Sunday, March 20, 2011

Day 14

Today was like the apocalypse.  Well, for LA.  It doesn't rain here for a month but when it does, it RAINS.  Driving on Sepulveda today involved guttering in huge windblown pools, and when I got back I found a twenty foot tree from our neighbor's yard lying in the middle of the street.  It's like some bad disaster movie.

I want to say more about my recent post about art and craft but I'm exhausted right now, so I won't launch into anything too extensive.  One thing, though, to put out by way of prelude, is that I assume, as a matter of course, that it is meaningful to speak of an audience failing a piece of art.  I didn't like Anna Karenina when I read it in college; that says nothing about the book.  I was 19, I didn't read it very well, and, more to the point, I wasn't able to relate to or care about its characters.  I hadn't had enough experience of life, maybe.  My not 'liking' it at that point really meant only that I needed more time with it.  (Which of course leads to the ultimate question: How do you know when you've failed the art and how do you know when the art's failed you?  Which is another subject.  And also, why should you care?  But the answer to that is simple: pleasure.)  And then most art I know reveals itself only upon multiple viewings.  Andrei Tarkovsky's Mirror is without question one of the four or five greatest movies ever made, maybe the apotheosis of what a movie can be.  But, it makes demands.  It requires suspense of skepticism, a willingness to be seduced, intense attention--and probably all that means you have to see two or three times before its pleasure makes itself available.  And then it makes you feel.  In fact, I wonder if this is another useful distinguishing feature in the art/craft dichotomy.  Art ultimately demands a level of emotional engagement which is always in some way unpleasant.  To feel is unpleasant, or at least it runs the risk of being.  Because to feel pleasure requires one also suffer.  Craft does not require we feel.  It requires mental engagement but mental engagement is not so hard.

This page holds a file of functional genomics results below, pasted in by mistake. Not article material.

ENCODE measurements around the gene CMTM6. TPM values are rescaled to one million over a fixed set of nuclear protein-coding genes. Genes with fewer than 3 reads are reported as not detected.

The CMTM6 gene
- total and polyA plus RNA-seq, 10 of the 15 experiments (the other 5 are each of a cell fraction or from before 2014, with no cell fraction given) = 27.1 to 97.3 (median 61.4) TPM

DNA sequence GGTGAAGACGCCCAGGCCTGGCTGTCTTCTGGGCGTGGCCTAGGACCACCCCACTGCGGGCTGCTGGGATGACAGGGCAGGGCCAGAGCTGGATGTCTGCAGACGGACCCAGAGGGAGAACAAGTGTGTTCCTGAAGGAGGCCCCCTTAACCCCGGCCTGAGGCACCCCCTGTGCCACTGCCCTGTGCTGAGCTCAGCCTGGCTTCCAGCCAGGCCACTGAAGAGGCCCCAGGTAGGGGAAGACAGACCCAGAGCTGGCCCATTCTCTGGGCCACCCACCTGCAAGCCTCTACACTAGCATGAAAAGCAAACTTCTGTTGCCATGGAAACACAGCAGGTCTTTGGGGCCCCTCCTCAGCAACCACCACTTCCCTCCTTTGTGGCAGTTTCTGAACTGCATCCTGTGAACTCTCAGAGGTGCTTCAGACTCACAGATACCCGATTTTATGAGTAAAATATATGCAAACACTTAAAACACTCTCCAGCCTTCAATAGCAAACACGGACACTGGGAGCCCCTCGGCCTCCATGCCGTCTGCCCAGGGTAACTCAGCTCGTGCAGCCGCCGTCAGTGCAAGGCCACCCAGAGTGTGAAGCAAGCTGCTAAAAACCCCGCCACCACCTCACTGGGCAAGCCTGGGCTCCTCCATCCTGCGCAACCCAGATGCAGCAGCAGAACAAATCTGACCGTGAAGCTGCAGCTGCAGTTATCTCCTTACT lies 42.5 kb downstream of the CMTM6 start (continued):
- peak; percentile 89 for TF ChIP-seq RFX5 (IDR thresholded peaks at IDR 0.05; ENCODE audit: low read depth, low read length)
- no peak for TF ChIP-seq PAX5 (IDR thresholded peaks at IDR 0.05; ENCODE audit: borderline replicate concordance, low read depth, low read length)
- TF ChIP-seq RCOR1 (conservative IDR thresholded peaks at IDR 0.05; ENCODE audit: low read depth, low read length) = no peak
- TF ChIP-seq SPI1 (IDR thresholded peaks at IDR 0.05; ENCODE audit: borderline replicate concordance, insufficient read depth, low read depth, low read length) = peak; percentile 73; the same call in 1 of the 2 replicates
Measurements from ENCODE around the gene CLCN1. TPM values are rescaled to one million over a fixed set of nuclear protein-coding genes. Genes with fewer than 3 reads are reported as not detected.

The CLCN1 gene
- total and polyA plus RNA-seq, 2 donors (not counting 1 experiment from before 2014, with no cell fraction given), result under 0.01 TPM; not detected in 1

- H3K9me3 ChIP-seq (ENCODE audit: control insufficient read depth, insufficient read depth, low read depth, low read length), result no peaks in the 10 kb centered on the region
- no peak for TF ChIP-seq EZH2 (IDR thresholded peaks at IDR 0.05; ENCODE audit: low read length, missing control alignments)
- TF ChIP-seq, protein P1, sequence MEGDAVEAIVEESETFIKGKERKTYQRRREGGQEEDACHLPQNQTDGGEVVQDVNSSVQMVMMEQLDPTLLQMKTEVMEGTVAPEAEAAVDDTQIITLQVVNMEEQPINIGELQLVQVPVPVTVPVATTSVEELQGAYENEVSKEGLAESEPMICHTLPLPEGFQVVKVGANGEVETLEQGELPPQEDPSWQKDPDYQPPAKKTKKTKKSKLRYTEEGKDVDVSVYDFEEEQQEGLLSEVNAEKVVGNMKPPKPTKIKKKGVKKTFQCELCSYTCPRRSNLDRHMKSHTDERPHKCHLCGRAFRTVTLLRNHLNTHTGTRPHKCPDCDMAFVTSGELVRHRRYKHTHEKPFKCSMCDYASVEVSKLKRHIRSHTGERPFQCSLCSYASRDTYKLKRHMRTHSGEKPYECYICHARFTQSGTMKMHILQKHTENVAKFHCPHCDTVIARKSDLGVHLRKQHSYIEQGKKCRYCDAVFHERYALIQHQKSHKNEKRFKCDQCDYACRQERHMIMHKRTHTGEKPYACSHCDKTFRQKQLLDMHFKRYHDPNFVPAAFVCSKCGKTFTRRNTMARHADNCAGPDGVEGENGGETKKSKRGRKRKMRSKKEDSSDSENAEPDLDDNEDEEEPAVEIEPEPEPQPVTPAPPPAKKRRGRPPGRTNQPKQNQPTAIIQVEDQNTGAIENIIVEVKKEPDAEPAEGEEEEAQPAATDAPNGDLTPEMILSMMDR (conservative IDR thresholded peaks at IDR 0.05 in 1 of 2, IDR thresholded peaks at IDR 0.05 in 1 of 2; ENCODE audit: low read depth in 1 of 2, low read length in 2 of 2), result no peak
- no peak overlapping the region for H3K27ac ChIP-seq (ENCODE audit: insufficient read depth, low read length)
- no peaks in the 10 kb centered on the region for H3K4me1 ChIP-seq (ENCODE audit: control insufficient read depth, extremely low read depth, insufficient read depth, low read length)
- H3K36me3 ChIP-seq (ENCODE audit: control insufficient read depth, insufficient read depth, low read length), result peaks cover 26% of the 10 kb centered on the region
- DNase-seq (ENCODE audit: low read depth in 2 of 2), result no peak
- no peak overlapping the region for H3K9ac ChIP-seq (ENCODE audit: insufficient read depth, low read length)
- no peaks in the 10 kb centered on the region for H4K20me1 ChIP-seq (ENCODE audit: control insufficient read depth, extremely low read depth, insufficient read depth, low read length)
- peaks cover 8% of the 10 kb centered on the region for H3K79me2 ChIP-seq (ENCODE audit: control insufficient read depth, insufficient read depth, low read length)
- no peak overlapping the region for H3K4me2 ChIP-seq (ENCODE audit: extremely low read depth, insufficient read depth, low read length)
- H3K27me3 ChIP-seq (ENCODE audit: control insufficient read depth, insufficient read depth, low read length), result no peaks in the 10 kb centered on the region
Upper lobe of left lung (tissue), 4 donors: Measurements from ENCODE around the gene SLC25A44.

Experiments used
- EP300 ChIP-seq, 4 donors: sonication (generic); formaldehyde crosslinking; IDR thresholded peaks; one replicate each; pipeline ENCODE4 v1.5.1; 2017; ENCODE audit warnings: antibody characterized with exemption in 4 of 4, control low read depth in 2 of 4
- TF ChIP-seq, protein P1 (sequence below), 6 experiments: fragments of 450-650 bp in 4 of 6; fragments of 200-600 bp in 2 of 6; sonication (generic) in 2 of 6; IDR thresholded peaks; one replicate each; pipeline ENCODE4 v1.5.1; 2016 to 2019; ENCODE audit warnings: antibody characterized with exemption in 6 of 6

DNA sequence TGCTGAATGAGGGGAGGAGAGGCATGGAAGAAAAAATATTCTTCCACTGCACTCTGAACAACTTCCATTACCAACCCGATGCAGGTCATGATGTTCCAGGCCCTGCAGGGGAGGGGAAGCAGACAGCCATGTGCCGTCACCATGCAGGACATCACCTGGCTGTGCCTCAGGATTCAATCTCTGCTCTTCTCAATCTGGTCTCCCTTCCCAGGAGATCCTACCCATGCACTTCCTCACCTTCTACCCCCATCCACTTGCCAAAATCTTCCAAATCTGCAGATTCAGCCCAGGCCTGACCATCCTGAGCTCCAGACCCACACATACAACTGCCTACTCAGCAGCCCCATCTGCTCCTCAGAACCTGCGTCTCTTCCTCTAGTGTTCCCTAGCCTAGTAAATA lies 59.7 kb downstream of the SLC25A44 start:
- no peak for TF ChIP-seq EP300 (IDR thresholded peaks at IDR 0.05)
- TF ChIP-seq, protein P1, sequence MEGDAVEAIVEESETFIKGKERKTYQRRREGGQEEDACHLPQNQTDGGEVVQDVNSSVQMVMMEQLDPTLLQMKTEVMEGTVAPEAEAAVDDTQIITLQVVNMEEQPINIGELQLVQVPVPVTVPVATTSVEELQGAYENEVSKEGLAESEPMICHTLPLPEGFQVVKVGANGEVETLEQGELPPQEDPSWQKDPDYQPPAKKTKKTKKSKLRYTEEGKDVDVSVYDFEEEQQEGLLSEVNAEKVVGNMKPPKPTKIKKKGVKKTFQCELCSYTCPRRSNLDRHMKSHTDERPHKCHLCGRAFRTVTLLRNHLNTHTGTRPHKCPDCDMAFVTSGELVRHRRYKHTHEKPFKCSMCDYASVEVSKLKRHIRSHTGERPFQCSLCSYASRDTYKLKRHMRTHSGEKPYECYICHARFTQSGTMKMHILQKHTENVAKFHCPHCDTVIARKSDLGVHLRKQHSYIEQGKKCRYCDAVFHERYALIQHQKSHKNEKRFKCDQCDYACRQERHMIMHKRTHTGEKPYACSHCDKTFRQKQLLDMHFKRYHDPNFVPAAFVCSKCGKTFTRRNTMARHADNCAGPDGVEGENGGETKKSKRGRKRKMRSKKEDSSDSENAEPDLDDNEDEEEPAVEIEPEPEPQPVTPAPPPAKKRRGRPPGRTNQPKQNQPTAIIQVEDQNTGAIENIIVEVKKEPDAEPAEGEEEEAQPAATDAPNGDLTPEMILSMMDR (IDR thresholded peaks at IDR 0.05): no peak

I'll think more about this later.  I must sleep.


Dezmond said...

So art is objectively (vs. subjective) great? If something is "art," and somehow definitely so, then if an audience member does not appreciate it then they have failed the art? Who determines (or how is it determined) that it is definitely great art? And art must emotionally engage? Something can't be "artistic" on a purely intellectual level? That is merely skilled craft? It is much easier to ask the questions than to provide the answers.

Barbara Carlson said...

I think a great film is artful if you leave the theatre and see the world differently for a few minutes. You leave it, but it (the film) doesn't leave you.

And, it may be up to great art if you WANT to see it again and again.

Cartooniste said...

I've read Valley of the Dolls probably six times, but I would never try to make a case that it is great art. It is great kitsch, and I've referenced it in teaching, and it says something very specific about gender at a moment in the twentieth century. Important? Possibly. Enjoyable? Definitely. Art? Emphatically not.